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The Road Less Travelled

Public Provisioning for Elementary Education in India by Praveen Jha

Economic & Political Weekly EPW february 7, 200951book reviewThe Road Less TravelledAnit MukherjeePublic Provisioning for Elementary Education in Indiaby Praveen Jha, Subrat Das, Siba Sankar Mohanty and Nandan Kumar Jha (New Delhi: Sage Publications), 2008; pp 454, Rs 575.At a time when the world, including India, is in the throes of an eco- nomic downturn, a book that ex-horts the government to substantially in-crease its spending on education may not get a serious hearing. But it is precisely the timing that lends credence to the idea of higher levels of public provision in this often neglected sector of the economy. Coupled with the tabling of the Right to Education Bill in the winter session of the Parliament in December 2008 and its attendant debates vis-à-vis its resource requirements, this book fills the gap in the literature on the current state of public expenditure on basic education in India. Given the critical role that it plays in a modern economy, the public policy debate on education in India has until now been restricted surprisingly to issues such as reservations rather than financing. Except for a general call to spend 6% of the gross domestic product (GDP) on education, aca-demic work on issues of universalisation of basic education, changes in the financ-ing structure, efficiency of public expendi-ture and quality of schooling is hard to find. It is the outcome of these debates, however, that will determine the long-run trajectory of both economic and social development in India. Who Will Bear the Burden?It is, therefore, heartening to find that Jha et al have attempted to address all these debates in their volume. While the reader is sometimes confronted with bits and pieces of the same argument (on Fiscal Responsibility and Budget Management (FRBM) Act, for example) located in different chapters of the volume, what emerges is a comprehensive picture of the current level, nature and structure of financing of ele-mentary education in India. This task is achieved through the investigation of standard secondary sources such as the analysis on budgeted expenditure on edu-cation, as well as finance accounts and budget documents published by the central and state governments. Collection of district-level data on public expenditure in elementary education is a commenda-ble step forward in pushing the frontier of analysis. As noted in the book, the onus of financing is increasingly falling on the union government. The responsibility of implementation, however, is being pushed on to the district level and below. The structure of financing universal elemen-tary education, therefore, suffers from an underlying tension between “centralisa-tion” of revenue mobilisation and assign-ment, and “decentralisation” of expendi-ture and accountability. Even though the states still bear a considerable burden of the revenue expenditure on education, their role has become more like that of an agent facilitating this transition in the current scenario. The debate about who is going to bear the burden of additional resources required to operationalise the Right to Education Bill whenever it comes into force is slowly being settled in favour of the union, rather than the state govern-ments. The authors come to the same conclusion as well. The reasons for the decline in the rele-vance of the states in the process of uni-versalisation of elementary education are manifold. The authors harp on the FRBM Act several times in practically each chapter to justify why this situation has arisen. States which have committed to implement-ing theFRBM law do face a hard budget constraint and need to adhere to the rules of fiscal prudence. However, even before the Act came into existence, most state governments did not spend enough on improving infrastructure, training teachers and quality of education. The Sarva Shiksha Abhiyan(SSA) has been able to meet most of these requirements, freeing up resources for states to start hiring teachers again. There are hopeful indications that states with better fiscal performance are begin-ning to invest their own resources in schemes that complement SSA expenditure (bicycles for upper primary girl students in Madhya Pradesh, for example). Some of the disparity in per capita expenditure in education was addressed through limited equalisation grants mandated by the Twelfth Finance Commission. It is quite possible that this route will be used by subsequent finance commis-sions to enable the states to fulfil their obligations vis-à-vis the objective of uni-versal elementary education of acceptable quality, as envisaged by the Right to Education Bill. A Road AheadA substantive part of the book deals with an analysis of elementary education expendi-ture in Andhra Pradesh, Bihar, Gujarat and Rajasthan. The similarities among and differences between the states have been neatly brought out. The starting point of the analysis is arguably the most important – the composition of govern-ment schools among local bodies, depart-ment of education, tribal and social wel-fare departments and other managements. The situation in Andhra Pradesh and Gujarat is somewhat similar, with local body schools dominating public provision of elementary education. InRajasthan, the department of educationrunsnearly two-thirds of the totalschools,whilein Bihar, there are virtuallynoschoolsrun by local bodies. The paradigm of “decen-tralisation” in the delivery of publicly funded elementary education is therefore vastly different between the states. This leads us to efficiency in planning and utili-sation of resources. The book devotes a whole chapter to this issue, offering com-pelling evidence to show the complexity of plans and a low rate of utilisation of available funds. There is no doubt that the situation has improved onbothcountsover the period thatSSAhas been in operation. However, the authors rightly note that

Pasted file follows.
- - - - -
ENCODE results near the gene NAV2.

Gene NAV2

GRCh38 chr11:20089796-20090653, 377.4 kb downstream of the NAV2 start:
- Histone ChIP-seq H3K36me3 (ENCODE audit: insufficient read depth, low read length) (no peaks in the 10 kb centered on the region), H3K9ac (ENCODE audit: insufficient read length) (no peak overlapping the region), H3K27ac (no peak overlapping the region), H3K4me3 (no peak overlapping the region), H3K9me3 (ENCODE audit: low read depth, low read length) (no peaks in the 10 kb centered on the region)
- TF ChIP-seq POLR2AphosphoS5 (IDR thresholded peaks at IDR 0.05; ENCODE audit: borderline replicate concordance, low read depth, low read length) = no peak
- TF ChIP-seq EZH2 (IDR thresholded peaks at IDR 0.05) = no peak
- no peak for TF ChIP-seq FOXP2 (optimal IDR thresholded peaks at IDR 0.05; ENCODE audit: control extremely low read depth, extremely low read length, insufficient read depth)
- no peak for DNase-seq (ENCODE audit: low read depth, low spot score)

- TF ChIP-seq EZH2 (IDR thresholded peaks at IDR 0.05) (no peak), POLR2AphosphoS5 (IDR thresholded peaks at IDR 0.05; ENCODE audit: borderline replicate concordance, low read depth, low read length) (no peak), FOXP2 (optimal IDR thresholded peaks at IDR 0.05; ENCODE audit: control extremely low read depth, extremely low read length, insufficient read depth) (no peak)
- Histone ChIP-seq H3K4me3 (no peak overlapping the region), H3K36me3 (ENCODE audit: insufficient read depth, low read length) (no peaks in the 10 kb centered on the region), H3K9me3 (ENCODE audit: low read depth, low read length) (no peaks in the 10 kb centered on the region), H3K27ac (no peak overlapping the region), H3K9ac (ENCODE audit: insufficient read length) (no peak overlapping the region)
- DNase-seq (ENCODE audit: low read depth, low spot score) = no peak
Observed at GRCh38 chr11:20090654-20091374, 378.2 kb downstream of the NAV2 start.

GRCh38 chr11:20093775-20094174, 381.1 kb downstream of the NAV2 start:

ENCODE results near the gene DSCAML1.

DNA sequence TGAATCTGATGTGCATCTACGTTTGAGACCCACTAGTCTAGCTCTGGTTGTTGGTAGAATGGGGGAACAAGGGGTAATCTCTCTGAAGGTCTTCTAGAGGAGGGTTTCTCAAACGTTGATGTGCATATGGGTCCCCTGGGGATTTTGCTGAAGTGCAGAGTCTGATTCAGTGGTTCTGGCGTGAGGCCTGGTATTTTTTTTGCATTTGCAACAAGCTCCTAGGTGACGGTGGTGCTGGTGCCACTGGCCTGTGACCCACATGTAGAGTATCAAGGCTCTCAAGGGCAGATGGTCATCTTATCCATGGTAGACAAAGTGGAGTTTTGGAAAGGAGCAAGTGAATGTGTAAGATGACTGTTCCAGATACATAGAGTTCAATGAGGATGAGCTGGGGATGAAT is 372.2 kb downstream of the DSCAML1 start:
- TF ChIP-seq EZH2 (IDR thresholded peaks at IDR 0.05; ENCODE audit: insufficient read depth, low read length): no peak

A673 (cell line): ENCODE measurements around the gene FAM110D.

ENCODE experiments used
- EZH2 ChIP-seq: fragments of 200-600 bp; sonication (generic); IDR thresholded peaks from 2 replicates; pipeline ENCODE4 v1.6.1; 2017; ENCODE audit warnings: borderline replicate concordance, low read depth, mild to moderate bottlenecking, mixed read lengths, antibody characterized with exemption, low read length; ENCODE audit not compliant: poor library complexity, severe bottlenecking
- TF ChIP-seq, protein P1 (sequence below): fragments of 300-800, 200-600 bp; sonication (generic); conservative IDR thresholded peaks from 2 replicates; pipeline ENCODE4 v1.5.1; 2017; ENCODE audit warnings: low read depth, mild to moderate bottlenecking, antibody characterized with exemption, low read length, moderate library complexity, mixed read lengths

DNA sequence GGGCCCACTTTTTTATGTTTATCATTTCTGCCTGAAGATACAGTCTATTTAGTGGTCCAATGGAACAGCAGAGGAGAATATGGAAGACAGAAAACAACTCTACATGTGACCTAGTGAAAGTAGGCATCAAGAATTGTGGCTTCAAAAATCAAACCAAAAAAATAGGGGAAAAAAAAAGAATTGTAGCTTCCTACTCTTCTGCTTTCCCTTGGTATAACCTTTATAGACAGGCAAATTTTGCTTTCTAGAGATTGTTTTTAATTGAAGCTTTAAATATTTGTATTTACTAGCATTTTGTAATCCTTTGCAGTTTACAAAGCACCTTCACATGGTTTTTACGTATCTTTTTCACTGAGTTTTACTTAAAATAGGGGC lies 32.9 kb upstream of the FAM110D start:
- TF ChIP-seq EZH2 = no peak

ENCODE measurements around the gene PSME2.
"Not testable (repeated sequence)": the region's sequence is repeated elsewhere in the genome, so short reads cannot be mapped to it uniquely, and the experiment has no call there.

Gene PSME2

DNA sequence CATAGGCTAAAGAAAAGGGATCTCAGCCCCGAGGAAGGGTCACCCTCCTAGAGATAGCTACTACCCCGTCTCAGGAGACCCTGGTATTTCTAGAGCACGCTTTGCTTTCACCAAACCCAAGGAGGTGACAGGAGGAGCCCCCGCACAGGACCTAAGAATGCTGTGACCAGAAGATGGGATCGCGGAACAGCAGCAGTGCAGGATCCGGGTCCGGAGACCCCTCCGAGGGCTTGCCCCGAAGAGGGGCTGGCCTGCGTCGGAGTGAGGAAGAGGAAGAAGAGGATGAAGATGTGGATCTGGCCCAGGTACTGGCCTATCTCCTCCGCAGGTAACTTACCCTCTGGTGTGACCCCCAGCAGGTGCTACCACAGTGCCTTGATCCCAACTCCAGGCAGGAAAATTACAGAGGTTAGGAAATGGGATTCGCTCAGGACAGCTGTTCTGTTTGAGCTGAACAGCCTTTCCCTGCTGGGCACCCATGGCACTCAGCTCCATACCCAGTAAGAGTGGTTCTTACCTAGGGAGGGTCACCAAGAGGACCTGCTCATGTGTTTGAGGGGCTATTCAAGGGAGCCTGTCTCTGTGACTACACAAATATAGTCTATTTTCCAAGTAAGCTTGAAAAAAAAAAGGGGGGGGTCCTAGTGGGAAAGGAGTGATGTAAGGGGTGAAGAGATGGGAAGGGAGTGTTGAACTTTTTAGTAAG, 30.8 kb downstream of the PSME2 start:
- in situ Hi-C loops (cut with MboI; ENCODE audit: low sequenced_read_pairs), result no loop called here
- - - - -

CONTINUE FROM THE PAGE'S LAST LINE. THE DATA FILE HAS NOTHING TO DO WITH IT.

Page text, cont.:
BOOK REVIEWfebruary 7, 2009 EPW Economic & Political Weekly52most of the increase in utilisation has been due to construction and repair of school buildings and classrooms, and school facilities. As the infrastructure and human resource gaps become smaller, there will be a need for a longer term vision to improve quality. Efficiency of public expenditure is ultimately judged not only by universal enrolment and retention, but by the indicators of outcome in terms of learning achievements of the students. The road ahead, therefore, is probably tougher than the road already travelled. As the authors have noted, there have been many previous initiatives for improv-ing the public provision of elementary education in India. The objective of every child in school is only part of the overall aim of a well-functioning system that imparts a high standard of education to all who avail it. To that end, public expendi-ture needs to be increased and sustained. This is more so in a time of crisis such as the one facing us at present. It should also focus our attention on the efficiency of public spending – doing things right is as important as doing the right things. Email: the History of the InvisibleS AnandhiDalit movements in Maharashtra (including the Ambedkarite move- ment) are a fairly well-traversed terrain as far as history writing is con-cerned. Though women have participated in these movements in large numbers, their voices and experiences have not been given adequate importance in the written history of such movements. Again, their participation in politicsas dalit women is not usually recorded in the writing of women’s history. In short, dalit women’s participation in politics is doubly invisib-lised. The book under review, originally written in Marathi by two dalit feminists, squarely confronts the politics of histori-ography by recovering and showcasing the voices, perspectives and experiences of dalit women participants in the anti-caste struggles of the Ambedkarite move-ment. As the authors observe, the writing of dalit women’s history is politically important and historiographically neces-sary since conventional archives (like newspapers and periodicals) and main-stream historical narratives have refused to record their activities. The first part of the book, which con-tains 11 chapters, takes us through the historical journey of dalit women to the public realm of politics. It offers a de-tailed account of the migration of the Mahaars to Bombay leading to changes in their socio-economic lives. In the city, the women took to education and to the teaching profession. This enabled them to organise themselves under the leader-ship of Babasaheb Ambedkar against casteoppression, the wretched conditions of work in the city, and inequalities im-posed by the religious hierarchies. Though this part of the book is about the dalit women’s participation in politics, it privi-leges the dalit identity over the differences based on gender within the community. As the authors narrate the achievements of Mahaars, their patriotic fervour, etc, they insist that the history of dalit women cannot be separated from the history of the community. In short, they sideline dif-ferences based on gender in order to high-light the differences based on caste. In situating dalit women’s entry into the anti-caste political movement led by Ambed-kar, the authors interpret the efforts of the Congress Party and the Hindu Mahasabha to mobilise the dalits as attempts to con-tain their resistance and to uphold the Hindu Dharmashastras (pp 63, 65). Accor-ding to them, the Gandhian programme for Harijan welfare was politically moti-vated to counter the Ambedkarite move-ment, and at the inter-caste meals organ-ised for their women, the Brahmin women dropped the food on their leafplates taking care not to touch them (p 64).Interspersed throughout the introduc-tion are interpretations of Ambedkar’s thoughts on dalit women’s liberation, especially his thoughts on prostitution and on the cultural identity of dalit women. As the authors show, he persuaded women to give up prostitution, the traditional modes of dressing, and adornment of heavy jewe-llery as a way of seeking self-respect and dignity for the entire dalit community. However, what is puzzling is why Ambedkar, despite being aware that the devadasi tradition had the sanction of Hinduism, did not advocate conversion of devadasis to Buddhism and instead advised them to take to married life even if it meant sharing a life of poverty with their husbands (p 100).Significantly, Ambedkar’s speech persuading devadasis to get married was made at a women’s conference in 1936 afterhedecidedto convert to Buddhism in 1935.These Are Our RightsThe book has detailed descriptions of dalit women’s involvement in the Ambedkarite movement from the time of the Mahad Satyagraha (1927) to the mass religious conversion in 1956. It brings to life moving tales and woes of women participating in struggles for the rights of the dalits. Such participation heightened the political con-sciousness of even the illiterate dalit wom-en who in their speeches critiqued Hindu-ism and the caste system as being respon-sible for the denial of rights to the dalits. For instance, when Waralebai, who was arrested for participating in the satyagra-ha against the Poona Pact of 1946, was asked what she meant by the term “rights”, she promptly replied thus: “That we should enter the temples which the Hindus enter, that we should be free to draw water where they draw water, these we call our social rights. And to stand shoulder to shoulder with the Viceroy and pull the cart of political affairs that is our political right” (p 151). Such articulations by dalit We Also Made History: Women in the Ambedkarite Movement by Urmila Pawar and Meenakshi Moon(translated from the Marathi and introduced by Wandana Sonalkar) (New Delhi: Zubaan), 2008; pp 358, Rs 595.